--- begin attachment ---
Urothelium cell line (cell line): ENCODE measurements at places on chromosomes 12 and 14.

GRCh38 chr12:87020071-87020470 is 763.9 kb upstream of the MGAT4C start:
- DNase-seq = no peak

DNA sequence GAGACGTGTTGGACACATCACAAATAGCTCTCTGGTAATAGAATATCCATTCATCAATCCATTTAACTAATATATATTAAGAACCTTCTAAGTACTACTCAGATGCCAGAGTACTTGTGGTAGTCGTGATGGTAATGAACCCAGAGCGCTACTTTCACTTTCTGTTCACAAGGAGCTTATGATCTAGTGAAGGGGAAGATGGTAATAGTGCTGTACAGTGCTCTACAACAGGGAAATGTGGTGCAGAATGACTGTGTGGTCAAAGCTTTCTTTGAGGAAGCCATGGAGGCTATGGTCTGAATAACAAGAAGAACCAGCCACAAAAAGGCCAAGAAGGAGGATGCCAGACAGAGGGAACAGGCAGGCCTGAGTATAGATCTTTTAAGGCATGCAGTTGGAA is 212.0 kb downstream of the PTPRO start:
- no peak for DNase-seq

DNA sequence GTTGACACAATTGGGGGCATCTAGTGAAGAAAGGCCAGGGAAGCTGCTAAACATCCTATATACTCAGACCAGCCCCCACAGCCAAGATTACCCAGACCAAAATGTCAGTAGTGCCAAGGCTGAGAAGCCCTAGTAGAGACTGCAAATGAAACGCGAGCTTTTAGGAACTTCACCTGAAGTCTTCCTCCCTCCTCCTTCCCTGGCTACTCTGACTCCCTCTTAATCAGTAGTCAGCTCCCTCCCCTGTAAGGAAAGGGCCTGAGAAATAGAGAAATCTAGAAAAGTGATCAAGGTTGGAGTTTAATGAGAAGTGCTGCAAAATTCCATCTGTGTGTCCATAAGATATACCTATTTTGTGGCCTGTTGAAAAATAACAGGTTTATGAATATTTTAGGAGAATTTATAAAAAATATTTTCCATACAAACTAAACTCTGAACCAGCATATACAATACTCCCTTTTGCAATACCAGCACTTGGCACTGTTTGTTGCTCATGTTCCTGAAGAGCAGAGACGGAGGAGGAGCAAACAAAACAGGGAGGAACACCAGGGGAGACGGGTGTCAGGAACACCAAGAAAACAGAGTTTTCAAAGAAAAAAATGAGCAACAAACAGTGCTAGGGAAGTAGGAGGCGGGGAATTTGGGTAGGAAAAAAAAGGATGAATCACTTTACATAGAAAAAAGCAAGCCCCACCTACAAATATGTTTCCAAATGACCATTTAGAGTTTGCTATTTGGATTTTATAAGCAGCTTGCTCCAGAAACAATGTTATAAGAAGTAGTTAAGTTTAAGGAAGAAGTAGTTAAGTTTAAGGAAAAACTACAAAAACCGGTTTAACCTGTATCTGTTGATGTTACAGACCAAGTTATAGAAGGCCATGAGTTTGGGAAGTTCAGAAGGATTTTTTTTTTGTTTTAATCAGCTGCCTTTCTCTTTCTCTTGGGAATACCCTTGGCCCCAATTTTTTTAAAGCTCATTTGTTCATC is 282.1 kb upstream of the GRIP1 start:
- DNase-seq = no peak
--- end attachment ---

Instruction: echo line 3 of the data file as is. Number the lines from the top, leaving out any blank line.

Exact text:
- DNase-seq = no peak